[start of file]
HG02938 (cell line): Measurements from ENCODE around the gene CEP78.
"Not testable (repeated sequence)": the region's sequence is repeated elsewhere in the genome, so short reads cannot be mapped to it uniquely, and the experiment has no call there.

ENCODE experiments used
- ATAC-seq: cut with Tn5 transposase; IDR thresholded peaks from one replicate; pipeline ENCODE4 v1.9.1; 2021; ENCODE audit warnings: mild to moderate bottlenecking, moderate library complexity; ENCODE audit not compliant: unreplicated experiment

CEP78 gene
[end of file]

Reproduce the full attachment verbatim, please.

HG02938 (cell line): Measurements from ENCODE around the gene CEP78.
"Not testable (repeated sequence)": the region's sequence is repeated elsewhere in the genome, so short reads cannot be mapped to it uniquely, and the experiment has no call there.

ENCODE experiments used
- ATAC-seq: cut with Tn5 transposase; IDR thresholded peaks from one replicate; pipeline ENCODE4 v1.9.1; 2021; ENCODE audit warnings: mild to moderate bottlenecking, moderate library complexity; ENCODE audit not compliant: unreplicated experiment

CEP78 gene